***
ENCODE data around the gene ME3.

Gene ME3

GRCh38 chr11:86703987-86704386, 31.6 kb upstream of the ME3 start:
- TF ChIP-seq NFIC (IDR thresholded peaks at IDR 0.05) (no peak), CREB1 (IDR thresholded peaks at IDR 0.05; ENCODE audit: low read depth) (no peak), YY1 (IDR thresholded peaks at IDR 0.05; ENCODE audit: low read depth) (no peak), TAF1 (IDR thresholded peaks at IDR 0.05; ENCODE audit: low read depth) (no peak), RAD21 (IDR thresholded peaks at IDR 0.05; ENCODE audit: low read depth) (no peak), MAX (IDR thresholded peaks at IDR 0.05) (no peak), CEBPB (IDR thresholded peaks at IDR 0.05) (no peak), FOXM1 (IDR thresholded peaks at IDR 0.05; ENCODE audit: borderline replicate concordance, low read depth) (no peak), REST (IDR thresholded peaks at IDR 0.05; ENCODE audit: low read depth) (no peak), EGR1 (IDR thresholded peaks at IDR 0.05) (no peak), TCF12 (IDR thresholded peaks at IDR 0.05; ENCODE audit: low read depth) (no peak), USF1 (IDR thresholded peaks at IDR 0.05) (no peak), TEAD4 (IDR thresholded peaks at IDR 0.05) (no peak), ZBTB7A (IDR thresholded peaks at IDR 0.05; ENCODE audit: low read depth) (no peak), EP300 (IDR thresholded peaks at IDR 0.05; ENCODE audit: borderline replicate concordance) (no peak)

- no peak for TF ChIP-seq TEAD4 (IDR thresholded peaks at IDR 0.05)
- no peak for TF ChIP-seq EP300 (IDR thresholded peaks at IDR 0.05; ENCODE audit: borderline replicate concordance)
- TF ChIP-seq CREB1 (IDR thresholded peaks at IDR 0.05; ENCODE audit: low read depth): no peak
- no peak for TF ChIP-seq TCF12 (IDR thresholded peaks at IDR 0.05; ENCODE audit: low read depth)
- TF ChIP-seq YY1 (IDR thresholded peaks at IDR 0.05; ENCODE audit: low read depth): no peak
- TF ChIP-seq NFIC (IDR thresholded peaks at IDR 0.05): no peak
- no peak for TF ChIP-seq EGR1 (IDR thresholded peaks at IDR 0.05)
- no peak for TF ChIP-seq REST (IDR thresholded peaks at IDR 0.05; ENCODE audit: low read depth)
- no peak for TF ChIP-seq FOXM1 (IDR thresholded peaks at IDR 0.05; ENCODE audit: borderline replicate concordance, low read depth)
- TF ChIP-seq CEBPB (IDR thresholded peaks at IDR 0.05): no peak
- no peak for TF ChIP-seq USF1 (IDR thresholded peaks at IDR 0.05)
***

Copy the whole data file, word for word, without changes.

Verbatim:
ENCODE data around the gene ME3.

Gene ME3

GRCh38 chr11:86703987-86704386, 31.6 kb upstream of the ME3 start:
- TF ChIP-seq NFIC (IDR thresholded peaks at IDR 0.05) (no peak), CREB1 (IDR thresholded peaks at IDR 0.05; ENCODE audit: low read depth) (no peak), YY1 (IDR thresholded peaks at IDR 0.05; ENCODE audit: low read depth) (no peak), TAF1 (IDR thresholded peaks at IDR 0.05; ENCODE audit: low read depth) (no peak), RAD21 (IDR thresholded peaks at IDR 0.05; ENCODE audit: low read depth) (no peak), MAX (IDR thresholded peaks at IDR 0.05) (no peak), CEBPB (IDR thresholded peaks at IDR 0.05) (no peak), FOXM1 (IDR thresholded peaks at IDR 0.05; ENCODE audit: borderline replicate concordance, low read depth) (no peak), REST (IDR thresholded peaks at IDR 0.05; ENCODE audit: low read depth) (no peak), EGR1 (IDR thresholded peaks at IDR 0.05) (no peak), TCF12 (IDR thresholded peaks at IDR 0.05; ENCODE audit: low read depth) (no peak), USF1 (IDR thresholded peaks at IDR 0.05) (no peak), TEAD4 (IDR thresholded peaks at IDR 0.05) (no peak), ZBTB7A (IDR thresholded peaks at IDR 0.05; ENCODE audit: low read depth) (no peak), EP300 (IDR thresholded peaks at IDR 0.05; ENCODE audit: borderline replicate concordance) (no peak)

- no peak for TF ChIP-seq TEAD4 (IDR thresholded peaks at IDR 0.05)
- no peak for TF ChIP-seq EP300 (IDR thresholded peaks at IDR 0.05; ENCODE audit: borderline replicate concordance)
- TF ChIP-seq CREB1 (IDR thresholded peaks at IDR 0.05; ENCODE audit: low read depth): no peak
- no peak for TF ChIP-seq TCF12 (IDR thresholded peaks at IDR 0.05; ENCODE audit: low read depth)
- TF ChIP-seq YY1 (IDR thresholded peaks at IDR 0.05; ENCODE audit: low read depth): no peak
- TF ChIP-seq NFIC (IDR thresholded peaks at IDR 0.05): no peak
- no peak for TF ChIP-seq EGR1 (IDR thresholded peaks at IDR 0.05)
- no peak for TF ChIP-seq REST (IDR thresholded peaks at IDR 0.05; ENCODE audit: low read depth)
- no peak for TF ChIP-seq FOXM1 (IDR thresholded peaks at IDR 0.05; ENCODE audit: borderline replicate concordance, low read depth)
- TF ChIP-seq CEBPB (IDR thresholded peaks at IDR 0.05): no peak
- no peak for TF ChIP-seq USF1 (IDR thresholded peaks at IDR 0.05)